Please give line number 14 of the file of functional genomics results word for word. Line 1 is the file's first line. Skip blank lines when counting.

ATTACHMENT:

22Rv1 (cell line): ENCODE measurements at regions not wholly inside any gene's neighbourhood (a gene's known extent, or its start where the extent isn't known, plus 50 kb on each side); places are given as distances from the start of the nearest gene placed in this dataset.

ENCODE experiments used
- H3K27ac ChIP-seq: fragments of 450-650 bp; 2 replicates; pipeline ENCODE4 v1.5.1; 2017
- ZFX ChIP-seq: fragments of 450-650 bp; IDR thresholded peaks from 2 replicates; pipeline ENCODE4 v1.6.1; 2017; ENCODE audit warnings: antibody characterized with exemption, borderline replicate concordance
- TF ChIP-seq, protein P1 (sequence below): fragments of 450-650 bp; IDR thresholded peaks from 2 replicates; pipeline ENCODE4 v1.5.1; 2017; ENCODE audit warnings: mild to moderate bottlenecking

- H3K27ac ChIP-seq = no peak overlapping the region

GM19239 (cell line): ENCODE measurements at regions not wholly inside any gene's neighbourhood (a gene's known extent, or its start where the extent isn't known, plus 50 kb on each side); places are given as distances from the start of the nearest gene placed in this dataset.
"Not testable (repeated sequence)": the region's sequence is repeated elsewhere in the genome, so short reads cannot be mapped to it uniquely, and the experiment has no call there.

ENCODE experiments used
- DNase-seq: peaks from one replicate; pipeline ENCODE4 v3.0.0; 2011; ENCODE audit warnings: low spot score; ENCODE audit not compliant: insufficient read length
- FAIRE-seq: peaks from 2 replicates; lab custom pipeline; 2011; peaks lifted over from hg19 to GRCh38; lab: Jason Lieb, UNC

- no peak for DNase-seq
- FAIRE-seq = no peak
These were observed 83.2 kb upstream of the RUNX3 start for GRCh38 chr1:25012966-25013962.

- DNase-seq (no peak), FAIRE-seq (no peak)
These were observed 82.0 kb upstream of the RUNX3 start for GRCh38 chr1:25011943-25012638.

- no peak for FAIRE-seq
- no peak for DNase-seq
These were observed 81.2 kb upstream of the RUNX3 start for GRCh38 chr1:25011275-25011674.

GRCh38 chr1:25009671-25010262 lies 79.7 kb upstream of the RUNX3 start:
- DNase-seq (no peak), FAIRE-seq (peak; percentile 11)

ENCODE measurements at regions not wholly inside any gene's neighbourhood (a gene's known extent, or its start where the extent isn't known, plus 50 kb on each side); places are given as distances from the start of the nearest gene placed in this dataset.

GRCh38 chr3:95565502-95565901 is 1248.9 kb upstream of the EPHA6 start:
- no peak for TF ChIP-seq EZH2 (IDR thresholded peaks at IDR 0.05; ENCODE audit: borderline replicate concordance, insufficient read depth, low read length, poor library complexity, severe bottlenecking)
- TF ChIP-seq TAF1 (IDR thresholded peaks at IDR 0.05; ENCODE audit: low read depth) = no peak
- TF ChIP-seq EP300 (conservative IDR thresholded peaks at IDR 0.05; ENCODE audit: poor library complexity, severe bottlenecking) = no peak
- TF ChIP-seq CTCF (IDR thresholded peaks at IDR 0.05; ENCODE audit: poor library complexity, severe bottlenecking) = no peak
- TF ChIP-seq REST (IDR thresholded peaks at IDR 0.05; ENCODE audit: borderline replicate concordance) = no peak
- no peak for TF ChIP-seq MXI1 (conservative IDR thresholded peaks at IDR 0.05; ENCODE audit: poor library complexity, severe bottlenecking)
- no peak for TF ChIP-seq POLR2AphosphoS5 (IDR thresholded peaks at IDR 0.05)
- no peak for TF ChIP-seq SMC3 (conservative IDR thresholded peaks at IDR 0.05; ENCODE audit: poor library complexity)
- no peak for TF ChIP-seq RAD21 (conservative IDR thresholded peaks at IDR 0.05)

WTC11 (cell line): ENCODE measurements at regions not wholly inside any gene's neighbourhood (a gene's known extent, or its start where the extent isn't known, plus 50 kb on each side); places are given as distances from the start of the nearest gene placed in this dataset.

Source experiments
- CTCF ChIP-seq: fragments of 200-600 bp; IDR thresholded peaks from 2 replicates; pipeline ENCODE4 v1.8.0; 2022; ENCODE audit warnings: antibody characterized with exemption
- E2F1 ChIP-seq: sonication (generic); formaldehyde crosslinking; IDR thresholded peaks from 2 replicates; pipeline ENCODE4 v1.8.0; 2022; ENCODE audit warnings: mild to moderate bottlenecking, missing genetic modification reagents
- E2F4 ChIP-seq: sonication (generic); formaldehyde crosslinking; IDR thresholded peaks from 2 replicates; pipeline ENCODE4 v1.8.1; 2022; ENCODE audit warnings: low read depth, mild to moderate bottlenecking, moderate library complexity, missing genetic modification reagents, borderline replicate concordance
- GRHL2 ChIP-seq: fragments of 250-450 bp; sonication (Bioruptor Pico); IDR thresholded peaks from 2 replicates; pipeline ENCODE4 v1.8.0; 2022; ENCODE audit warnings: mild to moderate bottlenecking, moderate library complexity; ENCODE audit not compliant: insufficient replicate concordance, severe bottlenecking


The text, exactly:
These were observed 83.2 kb upstream of the RUNX3 start for GRCh38 chr1:25012966-25013962.